I’m also trying to be really careful with wastage and budgeting, especially when it comes to food, so I’ve been buying fruit when it’s on offer and packing them up in freezer bags to defrost later. It’s a little bit of work but it’s making smoothies even easier and more accessible. Fruit is perfect to freeze and freezing is a great way to avoid fruit spoiling before it’s eaten. My current smoothie bags are full of a variation of berries (complete with their leafy tops for added nutrition), half a banana (frozen banana makes for a creamy base) and a big handful of leafy greens. I can always add additional ingredients like flaxseed, coconut oil or wheatgrass shots when it’s added to the blender. The fruit can be defrosted, or for a cool, slush-style drink, blend with water or almond milk while frozen.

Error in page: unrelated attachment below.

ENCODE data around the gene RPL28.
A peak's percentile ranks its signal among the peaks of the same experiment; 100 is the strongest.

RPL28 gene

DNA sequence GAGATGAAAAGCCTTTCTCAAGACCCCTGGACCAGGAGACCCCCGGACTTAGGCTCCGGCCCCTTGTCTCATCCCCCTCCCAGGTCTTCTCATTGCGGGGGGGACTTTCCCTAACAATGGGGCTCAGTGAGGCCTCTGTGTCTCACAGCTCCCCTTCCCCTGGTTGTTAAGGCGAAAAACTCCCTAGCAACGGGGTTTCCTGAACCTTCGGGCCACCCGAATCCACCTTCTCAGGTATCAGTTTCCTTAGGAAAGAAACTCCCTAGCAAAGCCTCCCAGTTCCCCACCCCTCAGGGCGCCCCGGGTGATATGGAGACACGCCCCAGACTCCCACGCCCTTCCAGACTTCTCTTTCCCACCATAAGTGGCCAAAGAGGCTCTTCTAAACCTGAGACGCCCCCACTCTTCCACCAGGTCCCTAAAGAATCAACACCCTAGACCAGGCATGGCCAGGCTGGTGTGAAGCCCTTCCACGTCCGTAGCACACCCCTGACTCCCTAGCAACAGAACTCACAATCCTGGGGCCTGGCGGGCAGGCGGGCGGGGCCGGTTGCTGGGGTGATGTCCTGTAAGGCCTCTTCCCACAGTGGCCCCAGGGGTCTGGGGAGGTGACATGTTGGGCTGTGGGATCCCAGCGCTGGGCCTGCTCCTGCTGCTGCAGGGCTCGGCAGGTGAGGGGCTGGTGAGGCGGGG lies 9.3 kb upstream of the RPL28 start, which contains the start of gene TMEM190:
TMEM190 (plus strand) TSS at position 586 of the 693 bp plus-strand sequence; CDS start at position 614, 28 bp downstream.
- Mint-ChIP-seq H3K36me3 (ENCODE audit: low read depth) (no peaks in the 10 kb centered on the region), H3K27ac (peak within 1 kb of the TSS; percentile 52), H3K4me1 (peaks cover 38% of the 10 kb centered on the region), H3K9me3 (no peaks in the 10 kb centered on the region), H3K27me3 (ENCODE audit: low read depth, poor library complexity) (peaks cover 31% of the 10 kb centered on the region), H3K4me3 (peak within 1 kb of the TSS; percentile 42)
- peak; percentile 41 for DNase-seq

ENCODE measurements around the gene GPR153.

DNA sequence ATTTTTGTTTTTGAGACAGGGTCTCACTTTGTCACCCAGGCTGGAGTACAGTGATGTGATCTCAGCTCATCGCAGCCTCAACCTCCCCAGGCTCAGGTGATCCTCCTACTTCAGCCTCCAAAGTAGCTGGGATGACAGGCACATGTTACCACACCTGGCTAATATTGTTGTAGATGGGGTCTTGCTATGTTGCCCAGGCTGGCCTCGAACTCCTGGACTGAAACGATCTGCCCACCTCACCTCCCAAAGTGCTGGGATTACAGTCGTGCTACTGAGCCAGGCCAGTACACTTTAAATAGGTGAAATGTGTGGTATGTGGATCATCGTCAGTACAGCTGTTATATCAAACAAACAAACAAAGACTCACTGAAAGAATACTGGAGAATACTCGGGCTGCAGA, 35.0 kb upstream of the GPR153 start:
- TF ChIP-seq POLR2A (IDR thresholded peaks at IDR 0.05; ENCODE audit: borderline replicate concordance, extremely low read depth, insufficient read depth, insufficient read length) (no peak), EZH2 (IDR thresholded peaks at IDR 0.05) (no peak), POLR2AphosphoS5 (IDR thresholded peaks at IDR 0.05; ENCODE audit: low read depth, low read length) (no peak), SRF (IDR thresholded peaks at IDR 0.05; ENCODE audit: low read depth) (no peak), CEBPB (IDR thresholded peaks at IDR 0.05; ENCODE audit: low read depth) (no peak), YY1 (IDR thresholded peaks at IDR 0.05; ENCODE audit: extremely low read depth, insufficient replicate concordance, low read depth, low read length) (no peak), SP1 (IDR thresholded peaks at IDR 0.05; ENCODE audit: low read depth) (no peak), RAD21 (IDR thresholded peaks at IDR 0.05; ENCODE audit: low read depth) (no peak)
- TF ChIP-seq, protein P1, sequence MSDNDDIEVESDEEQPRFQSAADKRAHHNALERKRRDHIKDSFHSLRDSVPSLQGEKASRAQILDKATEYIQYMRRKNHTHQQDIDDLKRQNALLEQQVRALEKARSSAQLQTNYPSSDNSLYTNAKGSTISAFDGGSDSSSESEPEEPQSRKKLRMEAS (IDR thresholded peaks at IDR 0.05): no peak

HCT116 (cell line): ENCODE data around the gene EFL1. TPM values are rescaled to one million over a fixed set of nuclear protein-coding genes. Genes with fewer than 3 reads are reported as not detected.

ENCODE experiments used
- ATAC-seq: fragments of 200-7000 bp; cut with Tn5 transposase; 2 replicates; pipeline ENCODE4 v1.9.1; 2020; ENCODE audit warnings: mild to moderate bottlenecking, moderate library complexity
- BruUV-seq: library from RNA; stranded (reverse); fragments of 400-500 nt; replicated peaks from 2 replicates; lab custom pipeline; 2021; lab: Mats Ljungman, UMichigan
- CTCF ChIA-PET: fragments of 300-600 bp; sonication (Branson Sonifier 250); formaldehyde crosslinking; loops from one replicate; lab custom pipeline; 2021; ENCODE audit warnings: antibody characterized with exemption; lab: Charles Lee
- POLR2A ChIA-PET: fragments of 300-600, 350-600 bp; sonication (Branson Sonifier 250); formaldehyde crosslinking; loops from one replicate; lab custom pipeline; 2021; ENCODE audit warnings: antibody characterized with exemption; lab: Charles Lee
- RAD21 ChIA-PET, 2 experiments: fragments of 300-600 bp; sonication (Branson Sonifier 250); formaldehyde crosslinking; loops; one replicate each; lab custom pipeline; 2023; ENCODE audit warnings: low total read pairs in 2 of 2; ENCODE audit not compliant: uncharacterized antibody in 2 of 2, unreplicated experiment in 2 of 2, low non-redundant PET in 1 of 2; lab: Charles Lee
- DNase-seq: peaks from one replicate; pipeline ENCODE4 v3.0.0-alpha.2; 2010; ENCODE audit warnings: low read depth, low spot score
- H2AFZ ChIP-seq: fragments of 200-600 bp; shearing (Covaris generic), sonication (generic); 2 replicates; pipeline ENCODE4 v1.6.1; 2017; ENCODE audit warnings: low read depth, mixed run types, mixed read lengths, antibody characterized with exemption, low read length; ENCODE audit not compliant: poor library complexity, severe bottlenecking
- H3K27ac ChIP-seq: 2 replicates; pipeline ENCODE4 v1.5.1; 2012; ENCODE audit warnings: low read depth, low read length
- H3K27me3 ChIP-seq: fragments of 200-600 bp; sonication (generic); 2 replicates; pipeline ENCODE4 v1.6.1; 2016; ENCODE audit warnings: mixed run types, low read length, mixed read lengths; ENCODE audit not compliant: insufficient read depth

My favourite smoothies at the moment are berries, kale, spinach and banana, with a splash of almond milk, but I also love a green smoothie. The green smoothie recipe I use most is cucumber, pear, lime, celery, kale, spinach and wheatgrass. If you’re new to drinking your five-a-day, definitely start with a fruitier smoothie and move onto a green vegetable one when you’re feeling brave.




Green Juicing

I love juicing and green juice is one of my favourite ways to boost my intake of vegetables. Whilst the taste of a green juice may take some getting used to, the nutritional benefits of a daily vegetable juice is well worth it.

I use a masticating juicer, which chews the fruit and veggies to cold press the produce and retain as many nutrients as possible. A centrifugal juicer is a cheaper alternative, which is a great place to start if you’re new to juicing.